By Jan Jackson
Peel or not peel? One Pan Annie says, “No, No, No! Wash your fruits and vegetables thoroughly, but peel them? No, No, No!”
Her reasons are well explained at Healthline.com
- Non-peeled produce contains higher amounts of vitamins, minerals and other beneficial plant compounds compared to its peeled counterparts
- A raw apple with skin contains 32% more vitamin K, 142% vitamin A, 115% more vitamin C, 20% more calcium and up to 19% more potassium than a peeled one.
- A boiled potato with skin can contain up to 175% more vitamin C, 115% more potassium, 111% more folate and 110% more magnesium and phosphorus than a peeled one.
- Vegetable peels contain significantly more fiber and antioxidants. For instance, up to 31% of the total amount of fiber in a vegetable can be found in its skin. What’s more, antioxidant levels can be up to 328 times higher in fruit peels than in pulp.
Healthline also says peels may help you feel fuller for longer and they may help prevent some diseases.
Healthline’s 21 peels that are edible:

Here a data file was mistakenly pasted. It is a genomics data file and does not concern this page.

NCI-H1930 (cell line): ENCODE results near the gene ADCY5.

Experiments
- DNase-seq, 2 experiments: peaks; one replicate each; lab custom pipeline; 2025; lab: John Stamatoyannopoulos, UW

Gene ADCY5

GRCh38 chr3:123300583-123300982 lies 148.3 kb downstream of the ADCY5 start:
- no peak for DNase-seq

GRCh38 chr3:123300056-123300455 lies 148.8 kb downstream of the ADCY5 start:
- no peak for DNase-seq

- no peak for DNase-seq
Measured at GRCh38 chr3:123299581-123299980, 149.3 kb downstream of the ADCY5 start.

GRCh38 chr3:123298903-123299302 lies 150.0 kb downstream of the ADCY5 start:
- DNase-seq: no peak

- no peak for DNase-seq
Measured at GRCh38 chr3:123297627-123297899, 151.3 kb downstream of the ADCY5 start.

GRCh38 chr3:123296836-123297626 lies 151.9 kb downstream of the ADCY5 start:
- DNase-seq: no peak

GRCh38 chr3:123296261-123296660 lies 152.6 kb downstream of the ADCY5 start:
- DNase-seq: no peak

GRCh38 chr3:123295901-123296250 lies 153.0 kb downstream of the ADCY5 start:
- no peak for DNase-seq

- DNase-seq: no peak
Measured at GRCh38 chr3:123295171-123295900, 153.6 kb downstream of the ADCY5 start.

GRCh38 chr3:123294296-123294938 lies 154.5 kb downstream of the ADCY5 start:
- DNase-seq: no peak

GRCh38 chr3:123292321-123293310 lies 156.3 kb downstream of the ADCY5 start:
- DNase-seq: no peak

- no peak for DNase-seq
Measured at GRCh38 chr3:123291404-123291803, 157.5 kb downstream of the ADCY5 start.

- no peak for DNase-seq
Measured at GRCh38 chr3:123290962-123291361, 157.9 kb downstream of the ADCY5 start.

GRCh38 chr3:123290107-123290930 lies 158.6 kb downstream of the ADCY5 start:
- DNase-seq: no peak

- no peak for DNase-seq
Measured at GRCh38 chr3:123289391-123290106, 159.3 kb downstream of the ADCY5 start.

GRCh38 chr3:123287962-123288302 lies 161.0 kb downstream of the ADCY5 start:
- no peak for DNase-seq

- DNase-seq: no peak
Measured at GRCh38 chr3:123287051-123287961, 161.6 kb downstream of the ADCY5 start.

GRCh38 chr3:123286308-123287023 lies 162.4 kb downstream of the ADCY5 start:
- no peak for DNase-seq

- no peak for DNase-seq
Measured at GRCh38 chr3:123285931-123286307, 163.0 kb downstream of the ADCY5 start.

Apples, apricot, asparagus, berries, carrot, citrus fruits (grated or cooked)
Cherries, cucumber, eggplant, grape kiwi, mushroom, parsnip
Peach pear, pea, pepper, plum, potato, squash (if well cooked), Zucchini
Healthline’s 7 peels that are not edible:
Avocado, citrus fruits (grapefruit, lemon, lime, orange, etc),
Tropical fruits (banana, lychee, pineapple, papaya, etc),
Garlic, hard winter squash, melon, onion
One Pan Annie’s final words are, “Since the peelings are healthy and you paid for them, you might as well eat them. Besides that, who wants to go to extra work when they don’t need to.”
Photo by Jan Jackson
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